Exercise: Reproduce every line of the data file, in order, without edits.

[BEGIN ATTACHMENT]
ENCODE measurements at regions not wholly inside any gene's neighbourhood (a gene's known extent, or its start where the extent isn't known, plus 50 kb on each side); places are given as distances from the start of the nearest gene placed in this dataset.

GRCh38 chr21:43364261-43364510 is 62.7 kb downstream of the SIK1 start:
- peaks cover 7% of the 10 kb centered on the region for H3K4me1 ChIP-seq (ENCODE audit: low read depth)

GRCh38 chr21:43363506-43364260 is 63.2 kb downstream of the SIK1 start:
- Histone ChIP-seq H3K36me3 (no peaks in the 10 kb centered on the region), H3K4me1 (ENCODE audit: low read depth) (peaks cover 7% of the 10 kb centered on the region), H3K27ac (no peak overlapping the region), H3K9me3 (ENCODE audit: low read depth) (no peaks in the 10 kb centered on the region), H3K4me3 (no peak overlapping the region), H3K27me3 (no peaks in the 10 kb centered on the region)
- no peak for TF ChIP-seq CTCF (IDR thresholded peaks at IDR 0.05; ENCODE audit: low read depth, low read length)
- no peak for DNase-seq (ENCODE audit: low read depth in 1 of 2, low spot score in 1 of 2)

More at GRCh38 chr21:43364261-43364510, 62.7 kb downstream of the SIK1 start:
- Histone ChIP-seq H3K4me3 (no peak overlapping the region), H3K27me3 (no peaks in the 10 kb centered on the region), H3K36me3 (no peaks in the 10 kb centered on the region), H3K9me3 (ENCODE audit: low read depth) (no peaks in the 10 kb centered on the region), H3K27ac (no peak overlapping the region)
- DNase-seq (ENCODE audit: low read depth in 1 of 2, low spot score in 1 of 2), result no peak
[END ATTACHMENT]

ENCODE measurements at regions not wholly inside any gene's neighbourhood (a gene's known extent, or its start where the extent isn't known, plus 50 kb on each side); places are given as distances from the start of the nearest gene placed in this dataset.

GRCh38 chr21:43364261-43364510 is 62.7 kb downstream of the SIK1 start:
- peaks cover 7% of the 10 kb centered on the region for H3K4me1 ChIP-seq (ENCODE audit: low read depth)

GRCh38 chr21:43363506-43364260 is 63.2 kb downstream of the SIK1 start:
- Histone ChIP-seq H3K36me3 (no peaks in the 10 kb centered on the region), H3K4me1 (ENCODE audit: low read depth) (peaks cover 7% of the 10 kb centered on the region), H3K27ac (no peak overlapping the region), H3K9me3 (ENCODE audit: low read depth) (no peaks in the 10 kb centered on the region), H3K4me3 (no peak overlapping the region), H3K27me3 (no peaks in the 10 kb centered on the region)
- no peak for TF ChIP-seq CTCF (IDR thresholded peaks at IDR 0.05; ENCODE audit: low read depth, low read length)
- no peak for DNase-seq (ENCODE audit: low read depth in 1 of 2, low spot score in 1 of 2)

More at GRCh38 chr21:43364261-43364510, 62.7 kb downstream of the SIK1 start:
- Histone ChIP-seq H3K4me3 (no peak overlapping the region), H3K27me3 (no peaks in the 10 kb centered on the region), H3K36me3 (no peaks in the 10 kb centered on the region), H3K9me3 (ENCODE audit: low read depth) (no peaks in the 10 kb centered on the region), H3K27ac (no peak overlapping the region)
- DNase-seq (ENCODE audit: low read depth in 1 of 2, low spot score in 1 of 2), result no peak